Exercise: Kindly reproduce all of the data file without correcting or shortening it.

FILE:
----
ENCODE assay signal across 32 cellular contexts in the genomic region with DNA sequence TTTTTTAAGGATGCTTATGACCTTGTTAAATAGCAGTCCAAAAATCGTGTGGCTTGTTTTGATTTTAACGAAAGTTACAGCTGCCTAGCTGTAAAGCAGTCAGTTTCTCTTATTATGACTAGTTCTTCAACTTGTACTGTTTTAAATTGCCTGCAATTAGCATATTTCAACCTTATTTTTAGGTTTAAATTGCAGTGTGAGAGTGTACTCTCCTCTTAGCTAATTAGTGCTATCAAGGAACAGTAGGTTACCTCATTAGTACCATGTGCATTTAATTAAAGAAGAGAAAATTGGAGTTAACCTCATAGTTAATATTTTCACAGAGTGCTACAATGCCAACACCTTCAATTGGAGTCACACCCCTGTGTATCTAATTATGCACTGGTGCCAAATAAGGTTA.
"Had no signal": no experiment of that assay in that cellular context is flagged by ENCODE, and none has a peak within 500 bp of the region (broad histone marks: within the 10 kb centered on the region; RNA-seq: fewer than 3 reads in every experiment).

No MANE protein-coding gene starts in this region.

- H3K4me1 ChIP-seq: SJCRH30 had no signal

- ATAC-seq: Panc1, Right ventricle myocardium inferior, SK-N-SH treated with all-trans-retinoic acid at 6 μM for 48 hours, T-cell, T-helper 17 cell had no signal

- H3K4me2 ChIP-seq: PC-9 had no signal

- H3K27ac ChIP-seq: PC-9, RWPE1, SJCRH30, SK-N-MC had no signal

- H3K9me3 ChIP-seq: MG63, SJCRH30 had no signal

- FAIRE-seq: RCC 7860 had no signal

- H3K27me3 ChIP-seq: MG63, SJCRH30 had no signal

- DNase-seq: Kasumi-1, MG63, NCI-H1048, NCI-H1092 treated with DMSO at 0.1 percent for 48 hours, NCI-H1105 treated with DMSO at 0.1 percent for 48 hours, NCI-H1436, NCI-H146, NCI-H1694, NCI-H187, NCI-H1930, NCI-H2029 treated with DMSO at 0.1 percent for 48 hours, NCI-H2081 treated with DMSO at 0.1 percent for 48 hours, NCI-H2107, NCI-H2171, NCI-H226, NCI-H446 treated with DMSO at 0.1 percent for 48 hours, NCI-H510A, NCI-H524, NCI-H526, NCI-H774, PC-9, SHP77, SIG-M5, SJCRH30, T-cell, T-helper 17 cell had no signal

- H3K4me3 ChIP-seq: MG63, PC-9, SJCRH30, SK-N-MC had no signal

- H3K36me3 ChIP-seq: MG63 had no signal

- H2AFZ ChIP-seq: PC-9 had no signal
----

ENCODE assay signal across 32 cellular contexts in the genomic region with DNA sequence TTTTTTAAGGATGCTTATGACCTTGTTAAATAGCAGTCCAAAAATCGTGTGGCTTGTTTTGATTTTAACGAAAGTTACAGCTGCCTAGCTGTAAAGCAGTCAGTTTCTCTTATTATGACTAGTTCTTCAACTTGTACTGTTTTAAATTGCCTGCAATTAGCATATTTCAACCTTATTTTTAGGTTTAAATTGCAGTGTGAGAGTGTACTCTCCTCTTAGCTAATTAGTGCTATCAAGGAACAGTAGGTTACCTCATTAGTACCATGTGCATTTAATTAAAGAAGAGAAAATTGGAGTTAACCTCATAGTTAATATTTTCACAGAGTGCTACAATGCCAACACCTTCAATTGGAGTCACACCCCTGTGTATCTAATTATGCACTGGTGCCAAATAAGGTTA.
"Had no signal": no experiment of that assay in that cellular context is flagged by ENCODE, and none has a peak within 500 bp of the region (broad histone marks: within the 10 kb centered on the region; RNA-seq: fewer than 3 reads in every experiment).

No MANE protein-coding gene starts in this region.

- H3K4me1 ChIP-seq: SJCRH30 had no signal

- ATAC-seq: Panc1, Right ventricle myocardium inferior, SK-N-SH treated with all-trans-retinoic acid at 6 μM for 48 hours, T-cell, T-helper 17 cell had no signal

- H3K4me2 ChIP-seq: PC-9 had no signal

- H3K27ac ChIP-seq: PC-9, RWPE1, SJCRH30, SK-N-MC had no signal

- H3K9me3 ChIP-seq: MG63, SJCRH30 had no signal

- FAIRE-seq: RCC 7860 had no signal

- H3K27me3 ChIP-seq: MG63, SJCRH30 had no signal

- DNase-seq: Kasumi-1, MG63, NCI-H1048, NCI-H1092 treated with DMSO at 0.1 percent for 48 hours, NCI-H1105 treated with DMSO at 0.1 percent for 48 hours, NCI-H1436, NCI-H146, NCI-H1694, NCI-H187, NCI-H1930, NCI-H2029 treated with DMSO at 0.1 percent for 48 hours, NCI-H2081 treated with DMSO at 0.1 percent for 48 hours, NCI-H2107, NCI-H2171, NCI-H226, NCI-H446 treated with DMSO at 0.1 percent for 48 hours, NCI-H510A, NCI-H524, NCI-H526, NCI-H774, PC-9, SHP77, SIG-M5, SJCRH30, T-cell, T-helper 17 cell had no signal

- H3K4me3 ChIP-seq: MG63, PC-9, SJCRH30, SK-N-MC had no signal

- H3K36me3 ChIP-seq: MG63 had no signal

- H2AFZ ChIP-seq: PC-9 had no signal